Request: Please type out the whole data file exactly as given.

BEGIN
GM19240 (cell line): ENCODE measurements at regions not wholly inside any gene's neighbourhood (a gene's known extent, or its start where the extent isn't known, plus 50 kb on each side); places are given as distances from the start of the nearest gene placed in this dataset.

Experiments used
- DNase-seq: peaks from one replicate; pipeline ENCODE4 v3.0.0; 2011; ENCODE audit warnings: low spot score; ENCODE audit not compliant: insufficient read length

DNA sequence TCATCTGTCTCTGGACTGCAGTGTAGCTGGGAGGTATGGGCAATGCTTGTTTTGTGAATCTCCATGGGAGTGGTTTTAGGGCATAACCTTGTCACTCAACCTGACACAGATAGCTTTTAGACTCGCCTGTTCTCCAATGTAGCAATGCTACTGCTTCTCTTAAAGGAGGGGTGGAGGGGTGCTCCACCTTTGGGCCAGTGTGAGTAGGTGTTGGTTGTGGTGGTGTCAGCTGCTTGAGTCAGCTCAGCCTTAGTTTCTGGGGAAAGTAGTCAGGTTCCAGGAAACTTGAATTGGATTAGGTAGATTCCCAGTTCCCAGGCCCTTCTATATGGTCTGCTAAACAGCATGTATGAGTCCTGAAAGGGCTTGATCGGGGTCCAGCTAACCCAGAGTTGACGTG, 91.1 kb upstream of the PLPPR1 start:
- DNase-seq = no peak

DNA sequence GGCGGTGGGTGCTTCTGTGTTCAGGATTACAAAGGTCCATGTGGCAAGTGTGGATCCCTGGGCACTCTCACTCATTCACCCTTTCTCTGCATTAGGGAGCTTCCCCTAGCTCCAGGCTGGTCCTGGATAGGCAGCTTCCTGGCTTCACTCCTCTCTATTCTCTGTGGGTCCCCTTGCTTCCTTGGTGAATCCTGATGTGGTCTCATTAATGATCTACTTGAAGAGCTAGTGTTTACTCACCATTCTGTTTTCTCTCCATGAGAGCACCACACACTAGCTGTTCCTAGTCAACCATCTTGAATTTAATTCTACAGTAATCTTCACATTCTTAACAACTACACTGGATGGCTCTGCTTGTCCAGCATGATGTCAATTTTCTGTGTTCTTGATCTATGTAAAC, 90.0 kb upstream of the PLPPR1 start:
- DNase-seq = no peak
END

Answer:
GM19240 (cell line): ENCODE measurements at regions not wholly inside any gene's neighbourhood (a gene's known extent, or its start where the extent isn't known, plus 50 kb on each side); places are given as distances from the start of the nearest gene placed in this dataset.

Experiments used
- DNase-seq: peaks from one replicate; pipeline ENCODE4 v3.0.0; 2011; ENCODE audit warnings: low spot score; ENCODE audit not compliant: insufficient read length

DNA sequence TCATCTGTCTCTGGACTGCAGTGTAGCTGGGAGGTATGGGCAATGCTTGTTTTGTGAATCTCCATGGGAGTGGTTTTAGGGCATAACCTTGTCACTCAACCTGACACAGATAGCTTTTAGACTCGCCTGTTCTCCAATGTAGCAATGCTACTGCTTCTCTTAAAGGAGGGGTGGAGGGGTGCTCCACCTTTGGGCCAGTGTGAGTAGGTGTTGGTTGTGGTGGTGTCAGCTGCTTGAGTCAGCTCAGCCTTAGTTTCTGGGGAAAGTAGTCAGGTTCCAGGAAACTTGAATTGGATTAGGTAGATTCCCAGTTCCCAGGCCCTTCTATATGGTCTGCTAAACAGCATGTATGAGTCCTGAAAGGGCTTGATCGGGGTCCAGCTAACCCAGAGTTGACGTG, 91.1 kb upstream of the PLPPR1 start:
- DNase-seq = no peak

DNA sequence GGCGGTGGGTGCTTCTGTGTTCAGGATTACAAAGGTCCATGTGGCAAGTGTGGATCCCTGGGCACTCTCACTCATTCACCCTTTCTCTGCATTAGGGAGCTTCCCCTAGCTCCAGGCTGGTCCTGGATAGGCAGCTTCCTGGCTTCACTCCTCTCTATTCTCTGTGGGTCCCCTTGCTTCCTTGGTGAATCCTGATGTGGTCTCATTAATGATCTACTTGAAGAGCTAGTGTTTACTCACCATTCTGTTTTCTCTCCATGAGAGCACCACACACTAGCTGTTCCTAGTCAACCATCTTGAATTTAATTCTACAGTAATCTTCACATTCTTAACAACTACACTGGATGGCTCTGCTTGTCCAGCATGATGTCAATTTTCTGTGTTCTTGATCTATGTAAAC, 90.0 kb upstream of the PLPPR1 start:
- DNase-seq = no peak